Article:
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Medical Emergency: Learn to Spot Stroke, Angina, and Heart Attack Symptoms

Angina Symptoms

Angina occurs with heart disease. It is temporary chest pain or pressure that happens when heart muscle isn't getting enough oxygen, usually because arteries that supply blood and oxygen to the heart have become narrow or blocked. Strong emotion, physical exertion, hot and cold temperature extremes, or a heavy meal can trigger angina.

Symptoms include:

  • Pressure, pain, squeezing, or a sense of fullness in the center of the chest
  • Pain or discomfort in the shoulder, arm, back, neck, or jaw

If you have stable angina, symptoms usually happen with predictable triggers. Symptoms go away if you rest or take nitroglycerin that your doctor has prescribed.

If you have unstable angina, chest pain comes at unexpected times, even with little physical exertion. Symptoms don't go away with rest or medication. You can't always tell unstable angina from a heart attack. If chest pain worsens, lasts for more than five minutes, or doesn't improve after you've taken nitroglycerin, call 911 for emergency care. When you get to the hospital, doctors will need to rule out heart attack symptoms.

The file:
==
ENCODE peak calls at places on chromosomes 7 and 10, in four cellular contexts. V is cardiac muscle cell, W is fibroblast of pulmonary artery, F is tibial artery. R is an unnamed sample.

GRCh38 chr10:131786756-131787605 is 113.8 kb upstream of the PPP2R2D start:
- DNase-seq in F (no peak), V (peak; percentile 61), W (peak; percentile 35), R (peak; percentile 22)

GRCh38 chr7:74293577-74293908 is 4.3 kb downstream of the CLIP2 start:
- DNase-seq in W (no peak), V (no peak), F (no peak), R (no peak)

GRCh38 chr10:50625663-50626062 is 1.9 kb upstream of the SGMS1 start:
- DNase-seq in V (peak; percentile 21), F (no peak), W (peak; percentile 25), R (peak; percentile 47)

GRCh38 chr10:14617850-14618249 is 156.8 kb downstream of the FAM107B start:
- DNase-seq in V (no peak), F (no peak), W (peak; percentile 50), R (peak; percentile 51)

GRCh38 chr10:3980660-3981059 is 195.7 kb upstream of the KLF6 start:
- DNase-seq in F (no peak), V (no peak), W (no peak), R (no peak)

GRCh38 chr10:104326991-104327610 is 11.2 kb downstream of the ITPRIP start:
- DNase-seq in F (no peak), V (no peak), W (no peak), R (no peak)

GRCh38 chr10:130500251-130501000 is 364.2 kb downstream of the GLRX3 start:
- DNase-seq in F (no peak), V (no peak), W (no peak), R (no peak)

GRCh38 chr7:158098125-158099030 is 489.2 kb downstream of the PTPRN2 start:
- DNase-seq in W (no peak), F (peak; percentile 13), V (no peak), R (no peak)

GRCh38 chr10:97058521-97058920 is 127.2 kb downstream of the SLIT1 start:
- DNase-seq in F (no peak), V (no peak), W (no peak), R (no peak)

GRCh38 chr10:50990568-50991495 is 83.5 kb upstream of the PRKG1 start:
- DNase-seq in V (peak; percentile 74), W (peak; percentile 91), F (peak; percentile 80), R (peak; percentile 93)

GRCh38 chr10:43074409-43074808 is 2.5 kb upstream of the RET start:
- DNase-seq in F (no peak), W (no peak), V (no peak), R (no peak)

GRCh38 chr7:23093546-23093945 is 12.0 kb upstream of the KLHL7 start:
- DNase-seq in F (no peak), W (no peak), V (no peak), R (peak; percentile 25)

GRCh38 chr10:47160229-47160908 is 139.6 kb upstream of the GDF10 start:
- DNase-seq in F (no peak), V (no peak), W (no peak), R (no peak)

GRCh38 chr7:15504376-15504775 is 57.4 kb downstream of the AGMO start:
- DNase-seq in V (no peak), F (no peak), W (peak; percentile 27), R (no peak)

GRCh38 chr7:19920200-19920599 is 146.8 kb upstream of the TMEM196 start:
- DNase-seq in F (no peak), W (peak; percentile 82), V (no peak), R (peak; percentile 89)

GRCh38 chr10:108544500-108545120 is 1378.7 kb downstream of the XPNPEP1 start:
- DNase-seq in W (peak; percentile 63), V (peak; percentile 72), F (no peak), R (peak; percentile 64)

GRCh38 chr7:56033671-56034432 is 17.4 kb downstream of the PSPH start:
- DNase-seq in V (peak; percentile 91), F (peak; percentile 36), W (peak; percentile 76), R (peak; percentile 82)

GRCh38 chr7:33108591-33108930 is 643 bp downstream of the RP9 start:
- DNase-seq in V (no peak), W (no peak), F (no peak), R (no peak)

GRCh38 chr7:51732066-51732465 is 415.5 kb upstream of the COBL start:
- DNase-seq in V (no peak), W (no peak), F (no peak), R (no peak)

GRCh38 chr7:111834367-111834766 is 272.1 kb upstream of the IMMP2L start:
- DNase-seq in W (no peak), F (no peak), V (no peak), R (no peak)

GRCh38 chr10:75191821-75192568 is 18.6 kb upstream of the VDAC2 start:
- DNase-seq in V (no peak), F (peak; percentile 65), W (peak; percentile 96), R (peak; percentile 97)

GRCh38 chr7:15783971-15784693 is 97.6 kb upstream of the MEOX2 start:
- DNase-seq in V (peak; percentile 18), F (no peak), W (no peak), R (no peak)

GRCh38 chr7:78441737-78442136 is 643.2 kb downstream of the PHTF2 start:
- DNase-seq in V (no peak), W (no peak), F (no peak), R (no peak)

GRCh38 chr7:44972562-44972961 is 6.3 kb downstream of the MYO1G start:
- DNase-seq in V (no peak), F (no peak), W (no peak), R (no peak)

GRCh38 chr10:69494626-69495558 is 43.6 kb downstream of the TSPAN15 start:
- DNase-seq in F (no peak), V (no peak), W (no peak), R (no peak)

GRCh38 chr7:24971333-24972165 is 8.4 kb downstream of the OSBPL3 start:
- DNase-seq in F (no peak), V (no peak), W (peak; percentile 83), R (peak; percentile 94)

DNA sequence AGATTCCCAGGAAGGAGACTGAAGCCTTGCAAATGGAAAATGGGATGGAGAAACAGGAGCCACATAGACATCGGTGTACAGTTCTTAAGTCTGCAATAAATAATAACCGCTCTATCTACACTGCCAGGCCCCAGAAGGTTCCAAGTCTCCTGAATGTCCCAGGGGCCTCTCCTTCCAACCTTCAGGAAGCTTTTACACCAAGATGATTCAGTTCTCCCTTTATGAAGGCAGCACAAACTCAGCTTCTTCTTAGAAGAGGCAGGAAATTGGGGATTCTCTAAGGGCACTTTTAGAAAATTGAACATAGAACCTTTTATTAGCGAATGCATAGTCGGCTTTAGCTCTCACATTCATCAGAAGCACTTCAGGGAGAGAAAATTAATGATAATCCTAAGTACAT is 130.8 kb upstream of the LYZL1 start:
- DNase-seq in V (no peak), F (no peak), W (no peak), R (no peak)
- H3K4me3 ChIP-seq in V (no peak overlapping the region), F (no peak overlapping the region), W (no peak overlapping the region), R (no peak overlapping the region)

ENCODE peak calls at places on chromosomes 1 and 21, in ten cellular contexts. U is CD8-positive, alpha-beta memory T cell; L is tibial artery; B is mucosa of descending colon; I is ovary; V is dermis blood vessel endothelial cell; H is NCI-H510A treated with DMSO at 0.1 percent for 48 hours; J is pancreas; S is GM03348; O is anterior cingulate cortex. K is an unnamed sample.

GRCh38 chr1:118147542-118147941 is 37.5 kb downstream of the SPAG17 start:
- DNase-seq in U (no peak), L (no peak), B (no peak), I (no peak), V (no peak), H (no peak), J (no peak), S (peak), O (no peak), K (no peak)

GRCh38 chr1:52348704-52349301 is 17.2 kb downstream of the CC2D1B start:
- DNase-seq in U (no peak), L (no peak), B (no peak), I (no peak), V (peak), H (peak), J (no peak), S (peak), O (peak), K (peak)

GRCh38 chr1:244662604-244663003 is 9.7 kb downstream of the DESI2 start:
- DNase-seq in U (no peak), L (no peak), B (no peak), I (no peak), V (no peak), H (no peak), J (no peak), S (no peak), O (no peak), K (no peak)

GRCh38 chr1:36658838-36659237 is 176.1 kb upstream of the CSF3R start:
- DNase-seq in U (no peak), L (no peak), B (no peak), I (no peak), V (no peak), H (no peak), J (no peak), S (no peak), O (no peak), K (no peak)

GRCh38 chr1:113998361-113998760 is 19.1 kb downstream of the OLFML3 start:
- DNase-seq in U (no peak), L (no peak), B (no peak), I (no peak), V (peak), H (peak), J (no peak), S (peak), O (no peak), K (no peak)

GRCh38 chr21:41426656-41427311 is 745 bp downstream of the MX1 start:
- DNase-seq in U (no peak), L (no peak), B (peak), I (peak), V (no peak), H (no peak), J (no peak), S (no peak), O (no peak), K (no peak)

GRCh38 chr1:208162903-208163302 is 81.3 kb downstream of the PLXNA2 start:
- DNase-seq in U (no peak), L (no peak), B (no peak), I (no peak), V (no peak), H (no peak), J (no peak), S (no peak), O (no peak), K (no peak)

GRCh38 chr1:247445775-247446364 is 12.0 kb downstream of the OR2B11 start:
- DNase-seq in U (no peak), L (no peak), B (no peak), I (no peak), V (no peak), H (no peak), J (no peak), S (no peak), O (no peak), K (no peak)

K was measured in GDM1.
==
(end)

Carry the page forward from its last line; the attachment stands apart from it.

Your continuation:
Stroke Symptoms

A stroke is often called a "brain attack." Arteries to the brain become blocked or rupture, causing brain cells to die. Prompt medical treatment may reduce disability, which can include paralysis, trouble with thinking, and problems with speech and emotions.

Symptoms include:

  • Sudden numbness or weakness of the face, arm, or leg, especially if it occurs on one side of the body
  • Sudden confusion; trouble speaking or understanding
  • Sudden trouble seeing in one or both eyes; double vision
  • Sudden trouble walking, dizziness, loss of balance, or coordination
  • Sudden severe headache with no known cause

If you or someone near you has these heart attack symptoms, call 911 right away and get to an emergency room. Every minute counts; the longer a stroke continues, the greater the damage. Make sure everyone in your household knows how to recognize stroke symptoms so that they can call 911 if the person with symptoms can't.

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WebMD Medical Reference

Reviewed by Thomas M. Maddox, MD on July 15, 2012

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